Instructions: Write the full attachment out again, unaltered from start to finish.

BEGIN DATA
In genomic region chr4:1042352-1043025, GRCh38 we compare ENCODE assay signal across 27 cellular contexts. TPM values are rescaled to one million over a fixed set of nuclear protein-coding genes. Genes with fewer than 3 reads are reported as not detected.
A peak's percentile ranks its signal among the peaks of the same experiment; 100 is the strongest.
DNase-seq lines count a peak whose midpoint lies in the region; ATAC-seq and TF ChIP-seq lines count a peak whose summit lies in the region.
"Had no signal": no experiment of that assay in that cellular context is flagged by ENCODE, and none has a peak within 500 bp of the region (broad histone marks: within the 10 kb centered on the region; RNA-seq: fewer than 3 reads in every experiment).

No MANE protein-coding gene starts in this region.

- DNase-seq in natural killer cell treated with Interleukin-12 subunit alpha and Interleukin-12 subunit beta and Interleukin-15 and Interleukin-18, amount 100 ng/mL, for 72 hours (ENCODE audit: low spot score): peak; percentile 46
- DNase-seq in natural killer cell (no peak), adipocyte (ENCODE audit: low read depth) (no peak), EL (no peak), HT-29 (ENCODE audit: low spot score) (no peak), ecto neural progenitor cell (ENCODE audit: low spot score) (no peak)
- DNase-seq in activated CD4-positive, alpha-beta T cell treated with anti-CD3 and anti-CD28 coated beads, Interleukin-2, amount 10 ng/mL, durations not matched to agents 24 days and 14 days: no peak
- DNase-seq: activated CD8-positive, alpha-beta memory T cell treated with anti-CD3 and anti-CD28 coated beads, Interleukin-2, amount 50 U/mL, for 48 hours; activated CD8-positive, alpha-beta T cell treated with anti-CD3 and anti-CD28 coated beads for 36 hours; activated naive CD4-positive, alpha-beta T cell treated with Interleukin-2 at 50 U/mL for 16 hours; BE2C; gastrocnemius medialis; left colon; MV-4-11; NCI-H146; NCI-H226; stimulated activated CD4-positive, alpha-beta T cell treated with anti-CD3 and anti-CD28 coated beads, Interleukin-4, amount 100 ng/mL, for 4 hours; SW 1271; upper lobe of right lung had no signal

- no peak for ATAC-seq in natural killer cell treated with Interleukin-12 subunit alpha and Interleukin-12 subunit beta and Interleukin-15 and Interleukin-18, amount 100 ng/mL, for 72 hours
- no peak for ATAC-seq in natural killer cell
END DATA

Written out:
In genomic region chr4:1042352-1043025, GRCh38 we compare ENCODE assay signal across 27 cellular contexts. TPM values are rescaled to one million over a fixed set of nuclear protein-coding genes. Genes with fewer than 3 reads are reported as not detected.
A peak's percentile ranks its signal among the peaks of the same experiment; 100 is the strongest.
DNase-seq lines count a peak whose midpoint lies in the region; ATAC-seq and TF ChIP-seq lines count a peak whose summit lies in the region.
"Had no signal": no experiment of that assay in that cellular context is flagged by ENCODE, and none has a peak within 500 bp of the region (broad histone marks: within the 10 kb centered on the region; RNA-seq: fewer than 3 reads in every experiment).

No MANE protein-coding gene starts in this region.

- DNase-seq in natural killer cell treated with Interleukin-12 subunit alpha and Interleukin-12 subunit beta and Interleukin-15 and Interleukin-18, amount 100 ng/mL, for 72 hours (ENCODE audit: low spot score): peak; percentile 46
- DNase-seq in natural killer cell (no peak), adipocyte (ENCODE audit: low read depth) (no peak), EL (no peak), HT-29 (ENCODE audit: low spot score) (no peak), ecto neural progenitor cell (ENCODE audit: low spot score) (no peak)
- DNase-seq in activated CD4-positive, alpha-beta T cell treated with anti-CD3 and anti-CD28 coated beads, Interleukin-2, amount 10 ng/mL, durations not matched to agents 24 days and 14 days: no peak
- DNase-seq: activated CD8-positive, alpha-beta memory T cell treated with anti-CD3 and anti-CD28 coated beads, Interleukin-2, amount 50 U/mL, for 48 hours; activated CD8-positive, alpha-beta T cell treated with anti-CD3 and anti-CD28 coated beads for 36 hours; activated naive CD4-positive, alpha-beta T cell treated with Interleukin-2 at 50 U/mL for 16 hours; BE2C; gastrocnemius medialis; left colon; MV-4-11; NCI-H146; NCI-H226; stimulated activated CD4-positive, alpha-beta T cell treated with anti-CD3 and anti-CD28 coated beads, Interleukin-4, amount 100 ng/mL, for 4 hours; SW 1271; upper lobe of right lung had no signal

- no peak for ATAC-seq in natural killer cell treated with Interleukin-12 subunit alpha and Interleukin-12 subunit beta and Interleukin-15 and Interleukin-18, amount 100 ng/mL, for 72 hours
- no peak for ATAC-seq in natural killer cell